2 Burst results for "Dr Prescott Weinstein"

"dr prescott weinstein" Discussed on Hysteria

Hysteria

02:50 min | 9 months ago

"dr prescott weinstein" Discussed on Hysteria

"So can you like explain the appeal of ninety day fiance and the shows that seem matrimony based you why i love them all so well like look. There's ninety day fiancee. There's ninety day fiance the other way there's ninety fiance heavily ever happily ever after. I love them. All and the premise is basically that you have these people who fell in love and one of them does not live in the united states. and so it's just. The american go live abroad. Does the person who's not american. Try to get to american on the k. One visa now one of the interesting things about the last few seasons i would say is that despite everybody's issues getting to america. No one was mad about trump. like i don't know of natan edited all the talk. How did nobody may lack trump fan careful and michael. Michael love trump michael on barrack and everything that he knew was based on the apprentice and read all the books so but either way when angela is with immigration attorney and she's just screaming mad about everything i was like. How is she not mad at trump. But anyway i love that. I love married at first sight. A lifetime special which is like people who sign up to be matched by matchmakers and get married and they've never met each other before i love that one. What's crazy really quick about mary for. Is that like ninety day fiance. It's the kind of person who goes on that. Show you kind of get married at first sight. The kind of person who goes on that show is like seemingly like a normal twenty three things the gamba. Yeah and it's just shocking. Not there are so many people who are willing to agree to just get married at first sight who are like quote. People wouldn't ordinarily see on reality. Tv are going on this show. You know and the thing that i like to about ninety day fiance is that you would think and be wary that the premise is just all of these people who will do whatever they can to get to america and that everybody just wants a green card and that is like the opposite kind of of what's going on with the show. There is one one of my all time fades yara currencies season. Who is like what is so great about america. You're all wanna go home. I was like girls singing. I will say the my favorite thing about happily ever after is none of those couples are happy. They seem so miserable. Unlike the why are you together. This seems so. I'm really excited for the next season because the people who really hated each other seemed to all be have made this next season Dr prescott weinstein. I you know. I saw you tweeting about this and i really curious to hear your expanded thoughts..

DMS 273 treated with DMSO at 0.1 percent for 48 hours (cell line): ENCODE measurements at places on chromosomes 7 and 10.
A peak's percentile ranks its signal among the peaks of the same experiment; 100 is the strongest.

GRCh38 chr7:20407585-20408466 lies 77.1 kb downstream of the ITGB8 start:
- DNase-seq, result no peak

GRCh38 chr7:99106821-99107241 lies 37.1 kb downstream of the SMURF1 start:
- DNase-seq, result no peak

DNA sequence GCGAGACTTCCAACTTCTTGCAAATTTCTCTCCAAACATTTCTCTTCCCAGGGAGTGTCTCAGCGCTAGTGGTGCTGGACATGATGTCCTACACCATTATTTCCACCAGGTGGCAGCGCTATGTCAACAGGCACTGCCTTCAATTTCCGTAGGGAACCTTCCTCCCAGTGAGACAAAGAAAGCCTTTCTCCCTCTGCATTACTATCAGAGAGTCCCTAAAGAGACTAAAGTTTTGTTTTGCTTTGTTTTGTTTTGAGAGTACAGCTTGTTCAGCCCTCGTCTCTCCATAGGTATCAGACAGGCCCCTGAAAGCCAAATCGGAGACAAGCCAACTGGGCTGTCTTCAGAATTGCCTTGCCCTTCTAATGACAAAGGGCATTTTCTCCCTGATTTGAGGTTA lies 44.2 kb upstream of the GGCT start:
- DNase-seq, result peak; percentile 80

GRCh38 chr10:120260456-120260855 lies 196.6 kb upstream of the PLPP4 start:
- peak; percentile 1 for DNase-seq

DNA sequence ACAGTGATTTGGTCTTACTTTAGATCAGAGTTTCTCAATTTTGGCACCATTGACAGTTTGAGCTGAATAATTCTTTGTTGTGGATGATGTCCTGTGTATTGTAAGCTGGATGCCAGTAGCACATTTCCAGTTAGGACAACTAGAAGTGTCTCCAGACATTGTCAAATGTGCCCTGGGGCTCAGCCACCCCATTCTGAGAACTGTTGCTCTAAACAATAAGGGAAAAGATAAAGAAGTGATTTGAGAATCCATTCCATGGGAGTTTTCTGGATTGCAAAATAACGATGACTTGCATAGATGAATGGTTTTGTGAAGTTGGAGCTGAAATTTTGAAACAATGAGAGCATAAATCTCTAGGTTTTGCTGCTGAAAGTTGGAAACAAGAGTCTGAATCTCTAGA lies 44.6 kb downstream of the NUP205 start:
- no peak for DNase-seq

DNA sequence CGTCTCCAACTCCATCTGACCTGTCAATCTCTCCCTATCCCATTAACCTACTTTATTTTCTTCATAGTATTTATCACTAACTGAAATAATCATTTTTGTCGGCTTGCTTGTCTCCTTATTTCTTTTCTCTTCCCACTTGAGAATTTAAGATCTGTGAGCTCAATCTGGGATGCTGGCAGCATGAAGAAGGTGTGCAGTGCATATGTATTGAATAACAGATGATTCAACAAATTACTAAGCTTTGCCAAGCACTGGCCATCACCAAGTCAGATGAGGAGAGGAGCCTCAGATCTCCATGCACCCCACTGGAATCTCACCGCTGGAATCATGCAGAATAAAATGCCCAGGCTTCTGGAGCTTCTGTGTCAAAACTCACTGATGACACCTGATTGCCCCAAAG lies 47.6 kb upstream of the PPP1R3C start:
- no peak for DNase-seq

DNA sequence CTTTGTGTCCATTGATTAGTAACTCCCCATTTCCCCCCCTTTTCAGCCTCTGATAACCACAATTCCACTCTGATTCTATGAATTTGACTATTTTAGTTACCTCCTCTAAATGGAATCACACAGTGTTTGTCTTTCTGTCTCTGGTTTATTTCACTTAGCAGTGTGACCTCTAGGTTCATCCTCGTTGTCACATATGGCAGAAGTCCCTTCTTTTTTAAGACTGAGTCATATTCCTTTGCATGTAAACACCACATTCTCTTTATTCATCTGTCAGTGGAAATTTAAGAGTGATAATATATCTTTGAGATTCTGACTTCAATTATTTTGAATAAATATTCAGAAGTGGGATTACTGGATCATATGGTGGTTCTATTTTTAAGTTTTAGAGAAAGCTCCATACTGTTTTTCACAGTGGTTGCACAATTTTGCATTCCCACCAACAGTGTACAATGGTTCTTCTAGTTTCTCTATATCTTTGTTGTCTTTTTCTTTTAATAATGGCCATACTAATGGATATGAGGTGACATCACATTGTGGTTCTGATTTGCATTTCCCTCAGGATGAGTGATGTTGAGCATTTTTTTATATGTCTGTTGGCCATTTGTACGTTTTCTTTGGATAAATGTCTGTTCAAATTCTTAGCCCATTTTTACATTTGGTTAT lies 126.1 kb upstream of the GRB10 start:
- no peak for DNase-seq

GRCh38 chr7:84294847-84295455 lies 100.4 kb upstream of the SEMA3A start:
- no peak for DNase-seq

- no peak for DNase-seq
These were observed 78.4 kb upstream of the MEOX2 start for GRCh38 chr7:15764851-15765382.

america natan michael barrack angela Michael Dr prescott weinstein
"dr prescott weinstein" Discussed on KQED Radio

KQED Radio

08:46 min | 1 year ago

"dr prescott weinstein" Discussed on KQED Radio